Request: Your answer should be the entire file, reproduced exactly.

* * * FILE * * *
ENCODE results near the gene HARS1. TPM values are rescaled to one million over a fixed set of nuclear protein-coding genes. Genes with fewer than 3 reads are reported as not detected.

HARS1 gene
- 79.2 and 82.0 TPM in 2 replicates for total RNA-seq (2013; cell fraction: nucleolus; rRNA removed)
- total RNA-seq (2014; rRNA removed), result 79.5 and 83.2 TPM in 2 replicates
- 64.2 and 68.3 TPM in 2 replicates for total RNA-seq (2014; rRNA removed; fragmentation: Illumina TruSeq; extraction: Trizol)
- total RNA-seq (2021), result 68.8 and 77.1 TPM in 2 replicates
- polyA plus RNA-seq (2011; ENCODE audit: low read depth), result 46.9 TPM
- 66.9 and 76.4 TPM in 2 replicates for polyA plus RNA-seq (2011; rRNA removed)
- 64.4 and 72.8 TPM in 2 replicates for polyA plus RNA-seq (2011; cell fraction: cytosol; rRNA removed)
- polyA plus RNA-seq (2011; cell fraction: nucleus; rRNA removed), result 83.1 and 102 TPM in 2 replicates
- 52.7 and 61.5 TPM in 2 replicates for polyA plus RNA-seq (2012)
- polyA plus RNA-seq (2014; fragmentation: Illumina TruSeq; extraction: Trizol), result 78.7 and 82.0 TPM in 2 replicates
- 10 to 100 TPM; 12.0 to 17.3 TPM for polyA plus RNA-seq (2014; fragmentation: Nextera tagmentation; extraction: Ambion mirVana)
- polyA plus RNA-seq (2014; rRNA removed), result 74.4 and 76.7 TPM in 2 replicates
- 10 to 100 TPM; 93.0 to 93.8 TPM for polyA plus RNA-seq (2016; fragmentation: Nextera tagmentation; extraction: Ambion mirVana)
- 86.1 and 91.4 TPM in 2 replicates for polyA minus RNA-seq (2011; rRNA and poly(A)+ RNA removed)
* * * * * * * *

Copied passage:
ENCODE results near the gene HARS1. TPM values are rescaled to one million over a fixed set of nuclear protein-coding genes. Genes with fewer than 3 reads are reported as not detected.

HARS1 gene
- 79.2 and 82.0 TPM in 2 replicates for total RNA-seq (2013; cell fraction: nucleolus; rRNA removed)
- total RNA-seq (2014; rRNA removed), result 79.5 and 83.2 TPM in 2 replicates
- 64.2 and 68.3 TPM in 2 replicates for total RNA-seq (2014; rRNA removed; fragmentation: Illumina TruSeq; extraction: Trizol)
- total RNA-seq (2021), result 68.8 and 77.1 TPM in 2 replicates
- polyA plus RNA-seq (2011; ENCODE audit: low read depth), result 46.9 TPM
- 66.9 and 76.4 TPM in 2 replicates for polyA plus RNA-seq (2011; rRNA removed)
- 64.4 and 72.8 TPM in 2 replicates for polyA plus RNA-seq (2011; cell fraction: cytosol; rRNA removed)
- polyA plus RNA-seq (2011; cell fraction: nucleus; rRNA removed), result 83.1 and 102 TPM in 2 replicates
- 52.7 and 61.5 TPM in 2 replicates for polyA plus RNA-seq (2012)
- polyA plus RNA-seq (2014; fragmentation: Illumina TruSeq; extraction: Trizol), result 78.7 and 82.0 TPM in 2 replicates
- 10 to 100 TPM; 12.0 to 17.3 TPM for polyA plus RNA-seq (2014; fragmentation: Nextera tagmentation; extraction: Ambion mirVana)
- polyA plus RNA-seq (2014; rRNA removed), result 74.4 and 76.7 TPM in 2 replicates
- 10 to 100 TPM; 93.0 to 93.8 TPM for polyA plus RNA-seq (2016; fragmentation: Nextera tagmentation; extraction: Ambion mirVana)
- 86.1 and 91.4 TPM in 2 replicates for polyA minus RNA-seq (2011; rRNA and poly(A)+ RNA removed)